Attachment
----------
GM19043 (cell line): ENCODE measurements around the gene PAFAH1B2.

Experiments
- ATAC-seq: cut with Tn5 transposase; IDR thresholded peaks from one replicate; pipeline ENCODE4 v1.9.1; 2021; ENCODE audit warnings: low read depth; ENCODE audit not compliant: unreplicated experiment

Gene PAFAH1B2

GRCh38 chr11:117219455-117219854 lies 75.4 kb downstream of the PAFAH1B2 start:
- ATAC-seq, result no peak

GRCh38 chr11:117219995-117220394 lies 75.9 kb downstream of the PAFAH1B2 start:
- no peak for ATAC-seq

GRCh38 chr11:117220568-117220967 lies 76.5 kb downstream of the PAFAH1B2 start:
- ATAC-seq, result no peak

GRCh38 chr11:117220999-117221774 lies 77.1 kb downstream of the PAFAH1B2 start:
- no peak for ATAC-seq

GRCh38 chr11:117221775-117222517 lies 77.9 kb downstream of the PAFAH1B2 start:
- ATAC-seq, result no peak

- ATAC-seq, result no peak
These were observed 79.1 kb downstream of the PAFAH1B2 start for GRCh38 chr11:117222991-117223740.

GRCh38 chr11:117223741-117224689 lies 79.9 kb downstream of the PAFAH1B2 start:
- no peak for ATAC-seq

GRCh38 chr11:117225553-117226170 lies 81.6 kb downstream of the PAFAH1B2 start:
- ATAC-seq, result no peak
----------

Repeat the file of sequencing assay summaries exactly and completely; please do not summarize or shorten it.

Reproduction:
GM19043 (cell line): ENCODE measurements around the gene PAFAH1B2.

Experiments
- ATAC-seq: cut with Tn5 transposase; IDR thresholded peaks from one replicate; pipeline ENCODE4 v1.9.1; 2021; ENCODE audit warnings: low read depth; ENCODE audit not compliant: unreplicated experiment

Gene PAFAH1B2

GRCh38 chr11:117219455-117219854 lies 75.4 kb downstream of the PAFAH1B2 start:
- ATAC-seq, result no peak

GRCh38 chr11:117219995-117220394 lies 75.9 kb downstream of the PAFAH1B2 start:
- no peak for ATAC-seq

GRCh38 chr11:117220568-117220967 lies 76.5 kb downstream of the PAFAH1B2 start:
- ATAC-seq, result no peak

GRCh38 chr11:117220999-117221774 lies 77.1 kb downstream of the PAFAH1B2 start:
- no peak for ATAC-seq

GRCh38 chr11:117221775-117222517 lies 77.9 kb downstream of the PAFAH1B2 start:
- ATAC-seq, result no peak

- ATAC-seq, result no peak
These were observed 79.1 kb downstream of the PAFAH1B2 start for GRCh38 chr11:117222991-117223740.

GRCh38 chr11:117223741-117224689 lies 79.9 kb downstream of the PAFAH1B2 start:
- no peak for ATAC-seq

GRCh38 chr11:117225553-117226170 lies 81.6 kb downstream of the PAFAH1B2 start:
- ATAC-seq, result no peak